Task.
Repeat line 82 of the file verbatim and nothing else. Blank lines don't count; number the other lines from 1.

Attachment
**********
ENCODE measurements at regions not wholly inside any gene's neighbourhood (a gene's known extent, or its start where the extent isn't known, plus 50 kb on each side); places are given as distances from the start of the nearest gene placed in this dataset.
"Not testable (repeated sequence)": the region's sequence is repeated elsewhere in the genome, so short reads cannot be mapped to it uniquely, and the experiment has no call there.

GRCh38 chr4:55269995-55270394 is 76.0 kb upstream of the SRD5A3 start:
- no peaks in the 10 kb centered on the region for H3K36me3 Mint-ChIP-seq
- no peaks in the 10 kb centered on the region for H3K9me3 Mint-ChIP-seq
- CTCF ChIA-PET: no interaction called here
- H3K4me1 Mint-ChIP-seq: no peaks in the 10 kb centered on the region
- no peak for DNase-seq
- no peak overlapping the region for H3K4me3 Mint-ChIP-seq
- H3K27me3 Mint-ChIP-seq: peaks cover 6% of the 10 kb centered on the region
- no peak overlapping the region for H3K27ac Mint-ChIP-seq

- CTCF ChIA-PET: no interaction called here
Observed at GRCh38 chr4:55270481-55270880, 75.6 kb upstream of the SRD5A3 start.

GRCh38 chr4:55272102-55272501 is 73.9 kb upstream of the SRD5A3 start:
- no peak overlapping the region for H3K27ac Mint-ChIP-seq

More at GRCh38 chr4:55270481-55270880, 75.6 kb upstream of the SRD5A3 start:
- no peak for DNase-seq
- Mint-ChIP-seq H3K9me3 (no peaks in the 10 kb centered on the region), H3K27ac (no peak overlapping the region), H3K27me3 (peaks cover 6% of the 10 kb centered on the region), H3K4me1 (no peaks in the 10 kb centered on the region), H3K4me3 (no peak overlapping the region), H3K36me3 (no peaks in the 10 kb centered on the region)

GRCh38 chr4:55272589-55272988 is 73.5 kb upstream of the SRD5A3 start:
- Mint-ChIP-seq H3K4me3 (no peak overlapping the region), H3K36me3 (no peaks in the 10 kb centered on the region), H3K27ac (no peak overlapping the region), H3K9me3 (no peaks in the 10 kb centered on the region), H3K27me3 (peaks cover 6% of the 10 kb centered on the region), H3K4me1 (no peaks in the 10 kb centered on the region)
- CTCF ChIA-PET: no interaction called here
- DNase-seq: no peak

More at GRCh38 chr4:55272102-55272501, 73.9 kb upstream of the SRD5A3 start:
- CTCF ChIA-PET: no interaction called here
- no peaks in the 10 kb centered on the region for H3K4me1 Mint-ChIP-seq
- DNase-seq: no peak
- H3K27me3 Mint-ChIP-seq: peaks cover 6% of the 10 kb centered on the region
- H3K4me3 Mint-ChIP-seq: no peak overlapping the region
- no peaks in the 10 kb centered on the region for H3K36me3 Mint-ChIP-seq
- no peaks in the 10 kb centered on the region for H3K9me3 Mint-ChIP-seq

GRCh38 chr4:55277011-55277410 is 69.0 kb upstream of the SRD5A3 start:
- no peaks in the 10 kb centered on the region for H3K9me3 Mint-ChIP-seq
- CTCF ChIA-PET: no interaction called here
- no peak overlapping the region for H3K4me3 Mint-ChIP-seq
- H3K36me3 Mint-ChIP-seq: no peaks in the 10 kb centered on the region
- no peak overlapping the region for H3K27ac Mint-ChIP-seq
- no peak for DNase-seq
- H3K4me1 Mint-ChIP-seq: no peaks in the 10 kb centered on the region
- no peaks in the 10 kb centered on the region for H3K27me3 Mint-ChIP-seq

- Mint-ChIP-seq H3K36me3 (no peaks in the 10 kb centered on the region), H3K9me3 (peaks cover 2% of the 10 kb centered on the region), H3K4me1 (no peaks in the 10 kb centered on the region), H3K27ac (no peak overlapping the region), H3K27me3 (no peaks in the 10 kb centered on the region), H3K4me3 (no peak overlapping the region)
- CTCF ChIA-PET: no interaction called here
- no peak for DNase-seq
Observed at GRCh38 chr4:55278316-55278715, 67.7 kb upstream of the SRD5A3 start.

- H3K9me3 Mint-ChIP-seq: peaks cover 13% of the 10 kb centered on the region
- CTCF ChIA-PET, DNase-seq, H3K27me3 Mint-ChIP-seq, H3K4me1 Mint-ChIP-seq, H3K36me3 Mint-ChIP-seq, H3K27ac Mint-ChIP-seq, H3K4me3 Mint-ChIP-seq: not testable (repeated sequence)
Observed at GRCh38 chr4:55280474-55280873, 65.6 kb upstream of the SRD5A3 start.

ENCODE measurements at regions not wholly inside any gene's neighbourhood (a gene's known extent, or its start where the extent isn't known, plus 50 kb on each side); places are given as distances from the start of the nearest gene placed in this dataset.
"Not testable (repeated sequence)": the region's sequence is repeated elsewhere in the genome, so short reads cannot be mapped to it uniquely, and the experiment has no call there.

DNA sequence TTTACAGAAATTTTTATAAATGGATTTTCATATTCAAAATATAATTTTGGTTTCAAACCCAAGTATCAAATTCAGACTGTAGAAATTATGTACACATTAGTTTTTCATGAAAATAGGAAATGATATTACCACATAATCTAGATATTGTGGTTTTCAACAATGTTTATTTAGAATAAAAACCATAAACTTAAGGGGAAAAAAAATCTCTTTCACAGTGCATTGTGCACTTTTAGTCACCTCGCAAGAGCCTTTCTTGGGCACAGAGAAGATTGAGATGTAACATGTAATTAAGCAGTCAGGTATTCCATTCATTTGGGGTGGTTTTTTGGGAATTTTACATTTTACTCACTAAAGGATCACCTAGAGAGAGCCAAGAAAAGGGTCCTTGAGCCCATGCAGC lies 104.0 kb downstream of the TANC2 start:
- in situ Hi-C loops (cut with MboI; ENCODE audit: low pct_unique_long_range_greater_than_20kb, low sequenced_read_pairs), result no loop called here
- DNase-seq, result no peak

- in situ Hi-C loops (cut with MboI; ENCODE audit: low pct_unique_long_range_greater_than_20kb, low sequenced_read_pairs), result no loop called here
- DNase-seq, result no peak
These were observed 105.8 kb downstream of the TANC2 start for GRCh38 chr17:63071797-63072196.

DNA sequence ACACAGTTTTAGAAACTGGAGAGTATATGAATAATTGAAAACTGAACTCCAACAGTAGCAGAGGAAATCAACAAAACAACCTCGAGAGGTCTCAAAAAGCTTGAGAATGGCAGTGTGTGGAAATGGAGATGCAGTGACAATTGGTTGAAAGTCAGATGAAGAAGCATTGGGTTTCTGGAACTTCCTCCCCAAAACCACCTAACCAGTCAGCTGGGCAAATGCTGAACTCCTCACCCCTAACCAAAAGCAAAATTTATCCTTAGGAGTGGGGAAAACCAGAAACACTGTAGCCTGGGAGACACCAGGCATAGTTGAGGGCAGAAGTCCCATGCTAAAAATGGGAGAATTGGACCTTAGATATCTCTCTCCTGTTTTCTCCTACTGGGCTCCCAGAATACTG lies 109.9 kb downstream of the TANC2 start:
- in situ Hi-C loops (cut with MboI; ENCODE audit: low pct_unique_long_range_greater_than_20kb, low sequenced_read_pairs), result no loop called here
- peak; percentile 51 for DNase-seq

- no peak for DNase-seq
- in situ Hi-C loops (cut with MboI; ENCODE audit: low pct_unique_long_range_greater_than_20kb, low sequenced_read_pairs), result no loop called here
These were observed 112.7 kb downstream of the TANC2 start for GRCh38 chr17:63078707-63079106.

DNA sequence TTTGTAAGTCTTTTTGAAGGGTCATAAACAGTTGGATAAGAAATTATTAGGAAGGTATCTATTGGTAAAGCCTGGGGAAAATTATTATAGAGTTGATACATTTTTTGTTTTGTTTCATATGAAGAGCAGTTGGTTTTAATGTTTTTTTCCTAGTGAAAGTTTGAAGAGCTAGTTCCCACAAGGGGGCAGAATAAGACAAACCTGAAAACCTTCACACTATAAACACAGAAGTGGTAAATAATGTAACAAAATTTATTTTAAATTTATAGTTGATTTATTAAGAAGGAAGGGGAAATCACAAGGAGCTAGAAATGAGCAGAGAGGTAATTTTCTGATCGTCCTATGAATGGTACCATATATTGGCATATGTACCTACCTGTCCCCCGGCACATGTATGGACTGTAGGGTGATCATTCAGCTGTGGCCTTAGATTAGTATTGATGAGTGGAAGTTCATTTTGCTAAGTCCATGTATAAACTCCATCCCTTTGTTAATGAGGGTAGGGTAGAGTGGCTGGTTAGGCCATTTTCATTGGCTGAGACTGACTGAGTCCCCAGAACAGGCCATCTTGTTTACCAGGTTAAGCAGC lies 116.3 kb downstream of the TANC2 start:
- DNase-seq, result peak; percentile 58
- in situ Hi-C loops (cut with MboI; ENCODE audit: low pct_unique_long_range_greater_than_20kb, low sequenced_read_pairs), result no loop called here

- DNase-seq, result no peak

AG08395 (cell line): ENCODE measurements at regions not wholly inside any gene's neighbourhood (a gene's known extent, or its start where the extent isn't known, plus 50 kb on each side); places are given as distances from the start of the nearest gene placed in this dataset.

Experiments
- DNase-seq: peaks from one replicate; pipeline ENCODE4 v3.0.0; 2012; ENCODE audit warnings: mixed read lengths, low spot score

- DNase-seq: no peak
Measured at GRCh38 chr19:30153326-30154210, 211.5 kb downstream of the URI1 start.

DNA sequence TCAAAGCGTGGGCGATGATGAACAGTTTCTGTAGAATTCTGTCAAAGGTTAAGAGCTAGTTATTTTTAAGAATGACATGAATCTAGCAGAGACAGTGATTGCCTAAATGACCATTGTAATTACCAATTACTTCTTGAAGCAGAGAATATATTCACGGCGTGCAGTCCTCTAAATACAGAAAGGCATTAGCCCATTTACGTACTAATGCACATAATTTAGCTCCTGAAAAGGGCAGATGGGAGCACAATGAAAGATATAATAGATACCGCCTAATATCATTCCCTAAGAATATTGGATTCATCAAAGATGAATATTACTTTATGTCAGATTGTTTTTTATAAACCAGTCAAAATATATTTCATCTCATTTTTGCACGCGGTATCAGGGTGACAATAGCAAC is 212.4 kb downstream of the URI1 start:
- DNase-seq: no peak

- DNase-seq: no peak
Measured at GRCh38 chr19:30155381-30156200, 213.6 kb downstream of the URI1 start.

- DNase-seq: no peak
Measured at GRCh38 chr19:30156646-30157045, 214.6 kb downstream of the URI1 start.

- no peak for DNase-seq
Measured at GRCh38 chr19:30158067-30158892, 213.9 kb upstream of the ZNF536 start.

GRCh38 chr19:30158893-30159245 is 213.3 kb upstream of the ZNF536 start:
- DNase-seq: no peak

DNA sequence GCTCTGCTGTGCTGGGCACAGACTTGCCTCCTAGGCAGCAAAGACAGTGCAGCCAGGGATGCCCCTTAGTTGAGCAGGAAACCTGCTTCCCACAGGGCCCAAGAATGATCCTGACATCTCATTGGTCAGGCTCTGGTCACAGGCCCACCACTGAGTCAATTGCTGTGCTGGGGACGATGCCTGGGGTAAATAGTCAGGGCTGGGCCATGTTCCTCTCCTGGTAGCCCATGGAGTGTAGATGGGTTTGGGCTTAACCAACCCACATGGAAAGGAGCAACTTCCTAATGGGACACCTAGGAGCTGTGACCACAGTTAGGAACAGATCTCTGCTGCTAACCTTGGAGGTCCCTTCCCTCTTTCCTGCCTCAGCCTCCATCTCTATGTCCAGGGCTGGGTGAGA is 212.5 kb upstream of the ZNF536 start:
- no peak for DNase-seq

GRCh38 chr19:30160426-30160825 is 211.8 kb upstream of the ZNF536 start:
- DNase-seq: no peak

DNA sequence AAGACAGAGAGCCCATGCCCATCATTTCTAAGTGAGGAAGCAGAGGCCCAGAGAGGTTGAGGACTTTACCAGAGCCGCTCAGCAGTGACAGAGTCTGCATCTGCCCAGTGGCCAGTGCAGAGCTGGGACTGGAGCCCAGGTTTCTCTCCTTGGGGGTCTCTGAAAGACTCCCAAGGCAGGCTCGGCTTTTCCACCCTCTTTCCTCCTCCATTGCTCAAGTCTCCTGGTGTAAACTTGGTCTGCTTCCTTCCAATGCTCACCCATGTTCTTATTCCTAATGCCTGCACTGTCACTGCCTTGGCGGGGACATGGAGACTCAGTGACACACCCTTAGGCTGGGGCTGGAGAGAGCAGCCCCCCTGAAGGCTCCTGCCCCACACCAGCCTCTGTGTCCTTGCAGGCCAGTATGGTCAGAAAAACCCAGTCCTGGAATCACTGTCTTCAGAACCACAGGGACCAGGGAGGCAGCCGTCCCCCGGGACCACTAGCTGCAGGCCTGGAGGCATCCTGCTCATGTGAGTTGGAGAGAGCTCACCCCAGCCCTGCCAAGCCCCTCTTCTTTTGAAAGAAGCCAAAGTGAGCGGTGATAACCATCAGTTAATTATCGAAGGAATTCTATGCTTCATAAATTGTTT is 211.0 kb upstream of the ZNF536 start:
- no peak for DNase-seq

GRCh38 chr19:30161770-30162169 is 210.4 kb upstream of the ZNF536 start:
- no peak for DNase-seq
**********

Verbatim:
GRCh38 chr19:30160426-30160825 is 211.8 kb upstream of the ZNF536 start: